Thursday, September 24, 2020

NCH Healthcare System “High Performing”

 

 

Submitted

U.S. News & World Report, publisher of Best Hospitals has unveiled the broadest expansion of its analysis of hospital quality since it began ranking medical centers 25 years ago. The new Best Hospitals for Common Care ratings cover nearly every hospital in the country and evaluate each one in five common surgical procedures and medical conditions that account for millions of hospitalizations a year.

“It’s rewarding to see that the system-wide focus on quality and collaboration among our physicians, caregivers, and other colleagues has resulted in NCH being ranked “best in region” by U.S. News for the fifth consecutive time,” said Allen Weiss, M.D., President and CEO, NCH Healthcare System. “NCH is ranked 17th among all of Florida’s 300+ hospitals, up from last year’s ranking of 22nd.”

The NCH Healthcare System is rated “high performing” in four of the five conditions or procedures. Approximately 10 percent of the hospitals rated in each condition or procedure were “high performing,” meaning their quality measures were statistically better than the national average.

“In Florida, NCH is one of only five “high performing” systems for heart bypass, one of 20 for chronic obstructive pulmonary disease, one of 15 for congestive heart failure, and one of 18 for total knee replacement,” Weiss adds.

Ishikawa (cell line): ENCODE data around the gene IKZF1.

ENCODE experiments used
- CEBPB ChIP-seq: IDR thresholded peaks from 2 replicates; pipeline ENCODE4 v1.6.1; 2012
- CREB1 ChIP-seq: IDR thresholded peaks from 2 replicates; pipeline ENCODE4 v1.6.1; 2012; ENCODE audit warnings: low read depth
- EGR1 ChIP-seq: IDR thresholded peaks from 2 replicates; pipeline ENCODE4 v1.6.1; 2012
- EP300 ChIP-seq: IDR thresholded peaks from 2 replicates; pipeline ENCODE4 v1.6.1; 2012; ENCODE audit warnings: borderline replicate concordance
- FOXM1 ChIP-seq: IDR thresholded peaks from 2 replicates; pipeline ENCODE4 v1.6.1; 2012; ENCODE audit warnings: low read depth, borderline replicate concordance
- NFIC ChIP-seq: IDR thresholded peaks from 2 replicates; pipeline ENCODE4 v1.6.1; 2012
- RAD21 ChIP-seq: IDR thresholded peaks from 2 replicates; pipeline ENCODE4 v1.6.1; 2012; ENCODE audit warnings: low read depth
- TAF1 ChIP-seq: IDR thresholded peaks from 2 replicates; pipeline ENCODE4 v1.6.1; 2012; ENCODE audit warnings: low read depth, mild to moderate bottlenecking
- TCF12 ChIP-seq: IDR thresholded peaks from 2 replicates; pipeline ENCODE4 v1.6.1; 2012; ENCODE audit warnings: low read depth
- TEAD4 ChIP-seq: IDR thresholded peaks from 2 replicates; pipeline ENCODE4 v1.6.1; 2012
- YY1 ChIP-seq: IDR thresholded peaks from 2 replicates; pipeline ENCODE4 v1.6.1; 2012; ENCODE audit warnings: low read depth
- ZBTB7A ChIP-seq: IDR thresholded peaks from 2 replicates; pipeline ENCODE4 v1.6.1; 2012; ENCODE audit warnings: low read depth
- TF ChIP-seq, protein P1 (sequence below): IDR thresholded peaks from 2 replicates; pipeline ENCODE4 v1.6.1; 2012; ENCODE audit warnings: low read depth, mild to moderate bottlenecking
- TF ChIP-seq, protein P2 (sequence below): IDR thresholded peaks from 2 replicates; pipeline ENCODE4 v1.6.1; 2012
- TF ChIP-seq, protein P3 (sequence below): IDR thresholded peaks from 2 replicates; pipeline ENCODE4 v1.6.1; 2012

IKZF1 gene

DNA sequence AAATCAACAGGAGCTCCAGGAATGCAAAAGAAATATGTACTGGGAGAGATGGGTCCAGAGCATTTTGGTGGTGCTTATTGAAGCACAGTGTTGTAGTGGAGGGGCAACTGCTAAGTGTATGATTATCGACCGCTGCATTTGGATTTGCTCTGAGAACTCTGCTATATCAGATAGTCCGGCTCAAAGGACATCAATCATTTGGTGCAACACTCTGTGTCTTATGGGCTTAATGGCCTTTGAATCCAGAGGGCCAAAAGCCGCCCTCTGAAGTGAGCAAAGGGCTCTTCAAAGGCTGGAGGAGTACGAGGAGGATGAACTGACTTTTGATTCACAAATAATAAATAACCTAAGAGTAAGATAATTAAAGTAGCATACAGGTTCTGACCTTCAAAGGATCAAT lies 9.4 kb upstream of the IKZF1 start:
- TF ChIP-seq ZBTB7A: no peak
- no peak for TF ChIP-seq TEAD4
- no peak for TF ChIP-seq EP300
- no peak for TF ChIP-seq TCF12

More than 700 hospitals were rated high performing in at least one procedure or condition.

More than 700 hospitals were rated below average in one or more procedures or conditions. In each surgical procedure, a below average rating was associated with a mortality rate approximately twice the national average.

U.S. News developed the new ratings to help patients easily identify hospitals in their communities that excel in treating common conditions. Patients can look up any U.S. hospital at no cost at usnews.com to see how it rates in three common operations – heart bypass, hip replacement and knee replacement – and two widespread chronic conditions – congestive heart failure and chronic obstructive pulmonary disease, or COPD. A hospital may be rated as “High Performing,” “Average” or “Below Average.”

“The choice of hospital can be life-changing even for relatively routine surgery. Hospitals can differ greatly in quality, and excelling in one area doesn’t guarantee that a hospital excels in other areas,” said Ben Harder, chief of health analysis for U.S. News. “The good news for patients is that the majority of hospitals performed average or better.”

“It’s important for patients, in consultation with their doctors, to be able to research a hospital and know the hospital has treated a sufficient number of patients like them,” said Harder. “Our Best Hospitals for Common Care ratings give patients access to more information and help them make more-informed choices among the hospitals in their communities.”

To generate the ratings, U.S. News evaluated hospitals across more than 25 quality measures – including mortality, readmissions, infections and patient satisfaction scores – and analyzed more than 5 million patient records, taking into account each patient’s health conditions, age, sex, socioeconomic status and other factors affecting risk.

The ratings rely on Centers for Medicare & Medicaid Services data for patients 65 and older, as well as data from the American Hospital Association annual survey and clinical registry data from the Society of Thoracic Surgeons. The analysis was carried out in collaboration with Dr Foster, an international health care analytics company with expertise in claims-based risk adjustment.

 

 

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